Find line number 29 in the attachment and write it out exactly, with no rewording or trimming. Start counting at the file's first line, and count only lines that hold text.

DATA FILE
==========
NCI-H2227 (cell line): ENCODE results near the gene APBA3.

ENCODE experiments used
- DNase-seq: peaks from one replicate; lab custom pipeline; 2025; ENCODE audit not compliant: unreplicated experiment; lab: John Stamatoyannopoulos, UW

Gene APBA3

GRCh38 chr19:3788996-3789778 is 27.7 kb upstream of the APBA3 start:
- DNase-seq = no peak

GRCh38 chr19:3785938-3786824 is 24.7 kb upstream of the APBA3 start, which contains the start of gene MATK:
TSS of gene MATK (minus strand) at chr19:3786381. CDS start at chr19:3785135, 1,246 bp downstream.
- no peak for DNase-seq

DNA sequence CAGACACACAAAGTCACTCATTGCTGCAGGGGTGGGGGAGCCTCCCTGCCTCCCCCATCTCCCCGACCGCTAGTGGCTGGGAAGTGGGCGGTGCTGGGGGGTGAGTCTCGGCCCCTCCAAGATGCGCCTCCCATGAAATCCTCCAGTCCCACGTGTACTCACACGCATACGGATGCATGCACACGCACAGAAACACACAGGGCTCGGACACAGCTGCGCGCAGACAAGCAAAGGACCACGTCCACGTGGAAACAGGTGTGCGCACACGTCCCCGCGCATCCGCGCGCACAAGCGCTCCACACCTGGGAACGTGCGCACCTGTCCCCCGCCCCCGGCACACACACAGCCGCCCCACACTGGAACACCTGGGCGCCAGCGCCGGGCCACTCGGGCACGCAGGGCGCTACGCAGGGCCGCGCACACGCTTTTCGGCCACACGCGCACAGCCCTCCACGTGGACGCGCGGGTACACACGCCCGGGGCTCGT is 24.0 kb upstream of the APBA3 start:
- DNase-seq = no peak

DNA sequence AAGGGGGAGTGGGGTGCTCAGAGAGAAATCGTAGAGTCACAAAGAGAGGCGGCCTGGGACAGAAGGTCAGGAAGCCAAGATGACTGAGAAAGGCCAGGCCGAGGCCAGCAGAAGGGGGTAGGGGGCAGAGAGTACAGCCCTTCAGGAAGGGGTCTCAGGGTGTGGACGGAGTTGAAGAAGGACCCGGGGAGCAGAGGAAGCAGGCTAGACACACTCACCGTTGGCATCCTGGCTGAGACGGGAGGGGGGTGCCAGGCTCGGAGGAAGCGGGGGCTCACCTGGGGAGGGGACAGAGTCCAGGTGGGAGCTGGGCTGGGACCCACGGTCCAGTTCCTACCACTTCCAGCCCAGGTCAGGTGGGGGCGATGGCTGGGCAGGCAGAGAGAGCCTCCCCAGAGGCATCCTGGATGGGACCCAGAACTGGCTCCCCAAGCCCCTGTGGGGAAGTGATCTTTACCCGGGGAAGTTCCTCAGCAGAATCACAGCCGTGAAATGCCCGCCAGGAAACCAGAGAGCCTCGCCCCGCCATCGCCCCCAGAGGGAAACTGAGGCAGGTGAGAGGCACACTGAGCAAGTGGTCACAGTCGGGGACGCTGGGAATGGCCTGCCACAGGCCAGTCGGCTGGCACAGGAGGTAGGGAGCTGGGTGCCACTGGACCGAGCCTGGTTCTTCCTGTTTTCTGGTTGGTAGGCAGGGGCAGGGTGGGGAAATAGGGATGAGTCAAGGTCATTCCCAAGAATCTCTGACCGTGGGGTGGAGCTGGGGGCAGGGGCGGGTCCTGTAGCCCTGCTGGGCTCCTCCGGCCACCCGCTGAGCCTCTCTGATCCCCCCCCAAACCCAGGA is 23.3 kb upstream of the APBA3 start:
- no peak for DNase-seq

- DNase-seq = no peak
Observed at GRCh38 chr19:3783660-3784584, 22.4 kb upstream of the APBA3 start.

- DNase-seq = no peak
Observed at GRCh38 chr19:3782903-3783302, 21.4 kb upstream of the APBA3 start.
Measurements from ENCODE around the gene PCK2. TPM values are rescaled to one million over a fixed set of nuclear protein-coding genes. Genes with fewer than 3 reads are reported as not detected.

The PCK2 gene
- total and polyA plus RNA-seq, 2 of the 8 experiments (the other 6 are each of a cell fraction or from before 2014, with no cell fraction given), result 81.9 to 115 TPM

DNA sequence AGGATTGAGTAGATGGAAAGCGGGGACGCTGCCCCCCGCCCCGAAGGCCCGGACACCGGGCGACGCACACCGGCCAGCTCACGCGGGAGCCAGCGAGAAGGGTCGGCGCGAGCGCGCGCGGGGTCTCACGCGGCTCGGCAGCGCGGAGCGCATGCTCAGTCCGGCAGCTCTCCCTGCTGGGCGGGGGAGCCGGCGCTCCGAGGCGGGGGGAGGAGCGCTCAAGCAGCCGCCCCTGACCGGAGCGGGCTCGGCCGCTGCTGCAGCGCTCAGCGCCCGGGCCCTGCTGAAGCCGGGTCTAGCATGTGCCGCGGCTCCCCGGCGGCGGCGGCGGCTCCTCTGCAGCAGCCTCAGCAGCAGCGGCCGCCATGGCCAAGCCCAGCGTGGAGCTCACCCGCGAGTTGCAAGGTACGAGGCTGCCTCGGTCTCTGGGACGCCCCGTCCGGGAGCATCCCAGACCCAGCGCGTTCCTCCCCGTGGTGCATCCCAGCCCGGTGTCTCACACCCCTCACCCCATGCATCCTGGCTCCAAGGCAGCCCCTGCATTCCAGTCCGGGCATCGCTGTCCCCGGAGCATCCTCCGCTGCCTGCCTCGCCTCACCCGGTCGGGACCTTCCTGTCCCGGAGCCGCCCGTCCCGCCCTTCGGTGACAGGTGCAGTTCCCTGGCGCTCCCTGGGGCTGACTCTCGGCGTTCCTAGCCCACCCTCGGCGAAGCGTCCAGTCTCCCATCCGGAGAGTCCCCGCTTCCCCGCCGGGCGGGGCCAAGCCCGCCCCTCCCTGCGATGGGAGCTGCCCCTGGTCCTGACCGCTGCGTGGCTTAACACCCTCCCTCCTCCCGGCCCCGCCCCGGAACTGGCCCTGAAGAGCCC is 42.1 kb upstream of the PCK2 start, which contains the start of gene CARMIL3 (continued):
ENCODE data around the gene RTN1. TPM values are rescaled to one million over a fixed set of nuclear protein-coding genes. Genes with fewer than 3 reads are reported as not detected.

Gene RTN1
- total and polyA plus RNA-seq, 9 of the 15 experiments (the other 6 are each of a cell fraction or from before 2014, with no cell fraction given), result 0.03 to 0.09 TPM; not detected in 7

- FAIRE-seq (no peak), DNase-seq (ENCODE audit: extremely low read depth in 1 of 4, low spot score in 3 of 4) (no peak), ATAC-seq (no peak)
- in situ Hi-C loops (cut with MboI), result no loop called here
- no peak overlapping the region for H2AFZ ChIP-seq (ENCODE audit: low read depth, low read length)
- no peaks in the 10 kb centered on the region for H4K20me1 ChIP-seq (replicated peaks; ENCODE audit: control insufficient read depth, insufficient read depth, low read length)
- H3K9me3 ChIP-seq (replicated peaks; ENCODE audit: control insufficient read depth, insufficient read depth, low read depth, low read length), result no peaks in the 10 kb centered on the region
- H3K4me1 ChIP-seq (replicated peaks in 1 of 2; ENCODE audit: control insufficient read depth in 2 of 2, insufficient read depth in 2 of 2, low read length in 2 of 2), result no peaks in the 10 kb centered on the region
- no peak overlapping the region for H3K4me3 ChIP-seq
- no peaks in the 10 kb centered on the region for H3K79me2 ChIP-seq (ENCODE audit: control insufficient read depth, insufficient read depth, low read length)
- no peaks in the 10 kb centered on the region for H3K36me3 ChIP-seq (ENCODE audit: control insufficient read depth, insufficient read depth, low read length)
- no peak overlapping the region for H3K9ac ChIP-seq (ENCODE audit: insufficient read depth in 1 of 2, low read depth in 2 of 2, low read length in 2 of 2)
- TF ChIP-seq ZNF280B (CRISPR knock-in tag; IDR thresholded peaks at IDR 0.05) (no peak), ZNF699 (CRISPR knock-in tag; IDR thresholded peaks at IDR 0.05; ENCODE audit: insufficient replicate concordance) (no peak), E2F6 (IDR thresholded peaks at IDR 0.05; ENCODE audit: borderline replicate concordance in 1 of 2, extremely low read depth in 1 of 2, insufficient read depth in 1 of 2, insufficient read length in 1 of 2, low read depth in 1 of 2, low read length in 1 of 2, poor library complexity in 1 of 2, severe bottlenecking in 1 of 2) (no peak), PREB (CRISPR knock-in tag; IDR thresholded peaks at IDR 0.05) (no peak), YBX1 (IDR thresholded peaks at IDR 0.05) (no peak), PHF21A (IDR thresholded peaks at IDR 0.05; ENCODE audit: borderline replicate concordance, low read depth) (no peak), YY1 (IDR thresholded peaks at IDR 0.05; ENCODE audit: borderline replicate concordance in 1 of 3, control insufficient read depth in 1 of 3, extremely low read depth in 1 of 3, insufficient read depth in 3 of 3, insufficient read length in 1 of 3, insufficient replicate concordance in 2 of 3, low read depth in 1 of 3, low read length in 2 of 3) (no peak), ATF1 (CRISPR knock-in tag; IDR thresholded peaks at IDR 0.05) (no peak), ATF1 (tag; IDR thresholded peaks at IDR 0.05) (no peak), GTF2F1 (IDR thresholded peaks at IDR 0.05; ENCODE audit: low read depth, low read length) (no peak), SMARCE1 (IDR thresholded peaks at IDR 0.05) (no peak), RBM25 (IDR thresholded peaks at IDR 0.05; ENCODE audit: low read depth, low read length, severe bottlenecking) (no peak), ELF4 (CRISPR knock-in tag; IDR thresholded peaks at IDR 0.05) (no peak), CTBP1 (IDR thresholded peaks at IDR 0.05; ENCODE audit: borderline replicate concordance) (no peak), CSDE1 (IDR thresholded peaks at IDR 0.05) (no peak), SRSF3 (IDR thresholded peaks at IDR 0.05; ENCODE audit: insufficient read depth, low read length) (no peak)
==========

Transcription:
- H3K9me3 ChIP-seq (replicated peaks; ENCODE audit: control insufficient read depth, insufficient read depth, low read depth, low read length), result no peaks in the 10 kb centered on the region